If you’re going to Costa Rica in September or October the answer to the question “where’s the best place to go?” is pretty obvious – head east to the southern Caribbean beaches.
or see Costa Rica regional weather
The first half of November is pretty solidly in the same pattern. Occasionally the later part of the month clears off and dry season weather arrives early.
Wildlife Watching September into November
Almost everyone who travels to Costa Rica is interested in two things,
- the likelihood of beach weather (see above)
- the likelihood of seeing wildlife
Unless you’re quite dedicated (or follow our advice above and head to the southern Caribbean) September and October aren’t the best months for wildlife watching.
In the central mountain and volcanic ranges and on the coasts of Guanacaste, the Nicoya Peninsula, the central Pacific and the Osa these are the wettest months of the year and the wildlife tends to hunker down during storms. People are usually less enthusiastic about being outside while it’s raining as well which reduces their chances of seeing animals.
There’s no quetzal nesting activity in the cloud forests of Monteverde and the Pacific Green sea turtles and Leather-back turtles don’t begin nesting until November. Most of the winter migrant birds from the U.S. and Canada won’t arrive until at least November and most of the South American migrants have already headed home.
There are a couple of bright spots on the Pacific side wildlife calendar though. Olive Ridley sea turtle arribadas are at their largest with mass nesting peaks around 9/13, 10/12, and 11/9/2015. However, keep in mind it can be difficult or impossible to reach playa Ostional due to flooded rivers.
The Antarctic population of humpback whales that arrived and calved in July and August are introducing their babies to the warm waters of the Golfo Dulce and central and southern Pacific around Playa Uvita and the Osa before starting the migration back November. Another caveat though, the water can be extremely rough and boat travel is not always advisable.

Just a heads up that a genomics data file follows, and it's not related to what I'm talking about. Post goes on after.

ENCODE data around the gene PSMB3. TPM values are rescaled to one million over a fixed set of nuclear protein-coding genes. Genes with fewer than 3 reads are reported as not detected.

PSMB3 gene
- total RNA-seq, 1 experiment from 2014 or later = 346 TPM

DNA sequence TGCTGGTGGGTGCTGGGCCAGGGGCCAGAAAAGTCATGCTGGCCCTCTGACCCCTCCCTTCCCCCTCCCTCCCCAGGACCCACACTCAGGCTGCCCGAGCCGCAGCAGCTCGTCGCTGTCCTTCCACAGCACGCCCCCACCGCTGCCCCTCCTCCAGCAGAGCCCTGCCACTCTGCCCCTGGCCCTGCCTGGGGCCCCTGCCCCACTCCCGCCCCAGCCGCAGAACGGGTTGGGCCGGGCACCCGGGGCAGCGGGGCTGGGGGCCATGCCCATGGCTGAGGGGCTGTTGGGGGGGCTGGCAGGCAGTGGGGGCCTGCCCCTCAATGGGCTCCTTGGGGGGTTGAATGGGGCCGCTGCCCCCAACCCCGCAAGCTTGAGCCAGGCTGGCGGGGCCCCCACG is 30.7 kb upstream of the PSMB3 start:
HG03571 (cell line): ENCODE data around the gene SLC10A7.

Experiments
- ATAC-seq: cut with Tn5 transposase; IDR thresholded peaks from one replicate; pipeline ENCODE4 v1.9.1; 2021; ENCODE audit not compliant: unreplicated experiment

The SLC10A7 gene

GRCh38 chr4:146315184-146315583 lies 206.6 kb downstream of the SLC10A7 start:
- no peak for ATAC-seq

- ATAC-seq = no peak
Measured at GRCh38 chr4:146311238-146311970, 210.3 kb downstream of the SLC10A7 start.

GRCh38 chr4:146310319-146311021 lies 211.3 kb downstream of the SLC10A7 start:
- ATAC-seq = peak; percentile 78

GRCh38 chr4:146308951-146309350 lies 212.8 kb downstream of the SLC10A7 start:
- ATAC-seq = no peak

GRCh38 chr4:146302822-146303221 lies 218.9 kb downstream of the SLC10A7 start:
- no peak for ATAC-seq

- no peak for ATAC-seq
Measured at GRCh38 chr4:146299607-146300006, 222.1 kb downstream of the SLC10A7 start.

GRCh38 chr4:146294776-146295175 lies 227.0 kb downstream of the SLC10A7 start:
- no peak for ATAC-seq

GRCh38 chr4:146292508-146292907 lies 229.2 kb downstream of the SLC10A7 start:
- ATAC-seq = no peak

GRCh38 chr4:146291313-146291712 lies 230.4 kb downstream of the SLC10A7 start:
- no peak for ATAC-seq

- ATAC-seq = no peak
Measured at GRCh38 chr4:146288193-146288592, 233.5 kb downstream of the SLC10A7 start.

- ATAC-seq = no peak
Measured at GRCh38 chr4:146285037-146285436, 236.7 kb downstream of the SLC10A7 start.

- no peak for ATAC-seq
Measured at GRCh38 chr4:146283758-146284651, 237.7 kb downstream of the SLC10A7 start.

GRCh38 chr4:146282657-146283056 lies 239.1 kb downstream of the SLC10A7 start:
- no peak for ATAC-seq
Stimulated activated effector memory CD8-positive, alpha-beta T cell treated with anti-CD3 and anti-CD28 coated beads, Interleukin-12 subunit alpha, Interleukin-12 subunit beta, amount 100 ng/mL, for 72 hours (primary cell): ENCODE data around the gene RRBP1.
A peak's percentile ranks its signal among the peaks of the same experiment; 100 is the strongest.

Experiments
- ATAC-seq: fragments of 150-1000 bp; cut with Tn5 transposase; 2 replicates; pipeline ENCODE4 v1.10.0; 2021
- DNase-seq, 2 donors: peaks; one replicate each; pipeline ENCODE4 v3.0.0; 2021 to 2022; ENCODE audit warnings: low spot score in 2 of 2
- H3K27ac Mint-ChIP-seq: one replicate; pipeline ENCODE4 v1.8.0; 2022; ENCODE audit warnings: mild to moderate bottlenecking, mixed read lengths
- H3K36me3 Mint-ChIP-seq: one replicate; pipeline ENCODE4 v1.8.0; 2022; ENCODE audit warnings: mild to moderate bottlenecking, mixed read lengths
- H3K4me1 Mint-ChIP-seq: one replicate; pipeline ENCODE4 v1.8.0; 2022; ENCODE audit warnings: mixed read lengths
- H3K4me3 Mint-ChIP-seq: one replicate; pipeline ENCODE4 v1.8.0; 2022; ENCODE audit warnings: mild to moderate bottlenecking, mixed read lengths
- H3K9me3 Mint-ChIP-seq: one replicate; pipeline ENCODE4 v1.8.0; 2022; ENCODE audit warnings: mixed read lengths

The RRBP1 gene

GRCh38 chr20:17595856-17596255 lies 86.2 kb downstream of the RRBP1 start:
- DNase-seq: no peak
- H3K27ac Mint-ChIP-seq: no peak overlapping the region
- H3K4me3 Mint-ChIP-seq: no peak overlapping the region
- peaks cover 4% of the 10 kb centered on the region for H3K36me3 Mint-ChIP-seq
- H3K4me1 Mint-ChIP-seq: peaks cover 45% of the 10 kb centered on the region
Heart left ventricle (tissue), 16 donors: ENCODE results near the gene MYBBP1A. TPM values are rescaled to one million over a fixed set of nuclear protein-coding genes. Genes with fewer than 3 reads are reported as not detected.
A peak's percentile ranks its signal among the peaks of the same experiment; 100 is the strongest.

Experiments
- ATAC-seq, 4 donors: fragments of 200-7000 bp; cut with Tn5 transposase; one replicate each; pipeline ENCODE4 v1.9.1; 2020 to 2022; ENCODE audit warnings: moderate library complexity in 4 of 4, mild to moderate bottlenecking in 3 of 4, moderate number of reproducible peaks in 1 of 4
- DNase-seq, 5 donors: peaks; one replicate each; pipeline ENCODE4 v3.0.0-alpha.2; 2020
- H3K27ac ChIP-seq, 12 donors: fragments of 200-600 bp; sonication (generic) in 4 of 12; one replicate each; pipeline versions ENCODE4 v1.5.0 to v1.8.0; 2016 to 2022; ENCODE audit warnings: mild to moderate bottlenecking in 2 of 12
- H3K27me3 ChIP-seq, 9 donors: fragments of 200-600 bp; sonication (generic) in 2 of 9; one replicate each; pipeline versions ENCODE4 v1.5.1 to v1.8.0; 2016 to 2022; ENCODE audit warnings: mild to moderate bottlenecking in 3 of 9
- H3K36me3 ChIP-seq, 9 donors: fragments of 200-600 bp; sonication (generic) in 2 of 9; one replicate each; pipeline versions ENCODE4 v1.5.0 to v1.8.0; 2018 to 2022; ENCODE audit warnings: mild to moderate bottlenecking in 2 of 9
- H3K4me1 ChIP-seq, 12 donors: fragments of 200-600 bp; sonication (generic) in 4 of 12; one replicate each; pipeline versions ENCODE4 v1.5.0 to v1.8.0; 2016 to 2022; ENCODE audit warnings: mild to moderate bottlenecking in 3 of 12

Frogs, and their predators (snakes) love the wet and in areas like Manuel Antionio where you might be lucky to see one or two in the dry season you might find dozens or even hundreds when it rains.
On the Caribbean
The Caribbean fares much better in September and October. National parks like Cahuita and wildlife refuges like Gandoca Manzanillo have very similar species to some of their more famous cousins on the Pacific side and they’re all out lounging in the sun this time of year.
Tours, Adventures & Activities
Low season is low season for a reason – as noted above the wildlife is making itself scarce in many of the popular destinations. Although Canopy zip-lines run rain or shine the white water rafting, canyoneering and waterfall rappelling tours may cancelled at times due to unsafe high water levels.
Sailing tours are impacted by rough seas and big waves which, along with heavily silted runoff tends to reduce visibility for snorkeling and scuba diving on the Pacific.
Walking on guided nature hikes, hanging bridge canopy tours, trails, treks and especially camping are wet and muddy.
One of the best things to do in September, October and November is sit in a volcanic hot spring in the cooler weather. One note for nature enthusiasts though, you should probably stick with the developed resort and spa springs since the back country natural springs are often overwhelmed by cold water runoff and not all that warm.
Surfing on the Pacific can be good this time of year as well. There’s a mix of northern swells (earlier and better for the Nicoya) and southern swells (later and better for the central and southern Pacific) reaching the shores. Another thing that every surfer will love is having big fat sets all to themselves. There are no crowds.
There are three excellent reasons to consider traveling to Costa Rica this time of year. One is the southern Caribbean which has beautiful weather. The second is that you’ll more or less have the rest of the country to yourself. And finally, it’s cheaper.
Even on the Pacific it doesn’t always rain all the time and we’ve had some wonderful experiences in Costa Rica in the fall. Sure all the roads may wash out and you might be stranded but hey that’s why then call it an adventure.